Any law student from an ABA accredited program can participate in the SAIICA program, provided he or she has completed one year of study. It is understood that many 1Ls will not have completed their first year at the time of the application deadline. For this reason, the year of study must be successfully completed by the beginning of the program, May 16, 2012.
Yes. You may apply for the program online. Visit the GSU Study Abroad page, and find the program by searching Summer Academy in International Commercial Arbitration. Select the program entry, read the details and click "Apply Now." Non-GSU students will be prompted to create an account. GSU students may log in with their Campus ID and Password. Applications are saved to your account and do not have to be completed in one session. Keep a note of your log-in credentials, so that you can complete and submit your application.
Linz, Austria, a town located about halfway between Vienna and Salzburg, Austria. The academy will visit both of those cities and will also travel to Prague, Czech Republic; Budapest, Hungary; Venice, Italy; and Passau, Germany, as well as arbitration courts located in many of those venues.
All of the necessary forms for the program; the basic administrative information for the program; and other helpful information can be located on the Summer Academy in International Commercial Arbitration website. If you have any questions beyond the information on the website, call Professor Lanier at 404-413-9185. Cindy Perry is in charge of all administrative aspects of the program and may be reached at 404-413-9080.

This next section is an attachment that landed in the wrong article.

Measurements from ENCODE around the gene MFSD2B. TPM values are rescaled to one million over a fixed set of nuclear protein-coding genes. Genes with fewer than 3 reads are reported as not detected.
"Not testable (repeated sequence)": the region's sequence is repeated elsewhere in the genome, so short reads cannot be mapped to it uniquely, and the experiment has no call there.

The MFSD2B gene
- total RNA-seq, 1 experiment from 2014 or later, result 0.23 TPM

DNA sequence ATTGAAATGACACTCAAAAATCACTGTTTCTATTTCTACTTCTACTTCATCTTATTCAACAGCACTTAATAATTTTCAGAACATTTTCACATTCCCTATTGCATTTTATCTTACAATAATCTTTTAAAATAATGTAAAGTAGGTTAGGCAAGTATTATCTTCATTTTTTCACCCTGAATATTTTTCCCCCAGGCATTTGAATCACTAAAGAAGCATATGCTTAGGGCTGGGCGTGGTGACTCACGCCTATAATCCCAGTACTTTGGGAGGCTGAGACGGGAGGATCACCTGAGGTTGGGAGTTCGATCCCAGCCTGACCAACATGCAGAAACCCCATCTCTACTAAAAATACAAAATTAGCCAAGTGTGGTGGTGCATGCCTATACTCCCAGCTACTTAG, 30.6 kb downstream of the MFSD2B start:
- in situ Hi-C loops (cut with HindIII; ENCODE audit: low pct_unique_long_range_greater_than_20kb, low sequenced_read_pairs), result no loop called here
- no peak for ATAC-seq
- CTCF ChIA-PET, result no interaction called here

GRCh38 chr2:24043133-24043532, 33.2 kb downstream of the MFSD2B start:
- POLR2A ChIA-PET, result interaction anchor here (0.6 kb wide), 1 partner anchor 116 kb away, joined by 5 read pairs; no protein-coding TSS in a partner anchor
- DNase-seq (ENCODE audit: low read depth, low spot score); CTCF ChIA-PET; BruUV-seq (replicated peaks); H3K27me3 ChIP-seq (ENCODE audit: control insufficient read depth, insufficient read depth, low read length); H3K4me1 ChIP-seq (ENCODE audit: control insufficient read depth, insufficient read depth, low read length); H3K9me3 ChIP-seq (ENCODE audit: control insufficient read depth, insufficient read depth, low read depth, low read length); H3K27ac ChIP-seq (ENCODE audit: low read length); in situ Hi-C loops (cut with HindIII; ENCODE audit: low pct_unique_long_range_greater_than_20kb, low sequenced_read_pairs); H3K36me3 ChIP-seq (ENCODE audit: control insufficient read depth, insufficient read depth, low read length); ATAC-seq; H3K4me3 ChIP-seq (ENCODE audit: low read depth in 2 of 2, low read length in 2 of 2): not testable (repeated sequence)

The basic costs of the Summer Academy are in two parts: the tuition (which is paid to the university) and the administrative costs. The administrative costs of the program this year are $3,300 and covers your hotels in Linz, breakfast each day, ground transportation, supplemental health insurance and other associated costs of managing the program. An online payment option will be available soon.
The 2013 tuition rate will remain the same as the 2012 rate. Non-Georgia residents may pay in-state Georgia tuition fees, but are subject to a $250 administrative fee assessed by the Georgia Board of Regents.
The Board of Regents of the University System of Georgia agreed to permit the Summer Academy in International Commercial Arbitration to assess an in-state tuition rate for students who participate in the program, regardless of residency. Non-residents of Georgia will pay a $250 administrative fee, but do not pay the normal out of state tuition rates assessed in other programs in the university system.
Both the host facility where you will stay and the transportation system around Linz accommodate individuals with disabilities. If you have a disability and are in need of accommodations, please contact E.R. Lanier as soon as possible to make arrangements. All students must adhere to university policies regarding request for accommodations, and be registered with the Georgia State University Office of Disability Services.
There are, of course, personal expenses but the extent of these is largely up to the individual student. Meals and food service not covered by the general program costs are your responsibility, but there are a range of food options and price points available to you.
In addition, the program has venues and locations outside of Linz, Austria. When we travel to other locations, we arrange our schedule so that you have an opportunity to remain at the destination city. Hotel costs in these cities will be at your expense. Transportation costs to and from each of the destinations is provided by charter bus and is included in the program.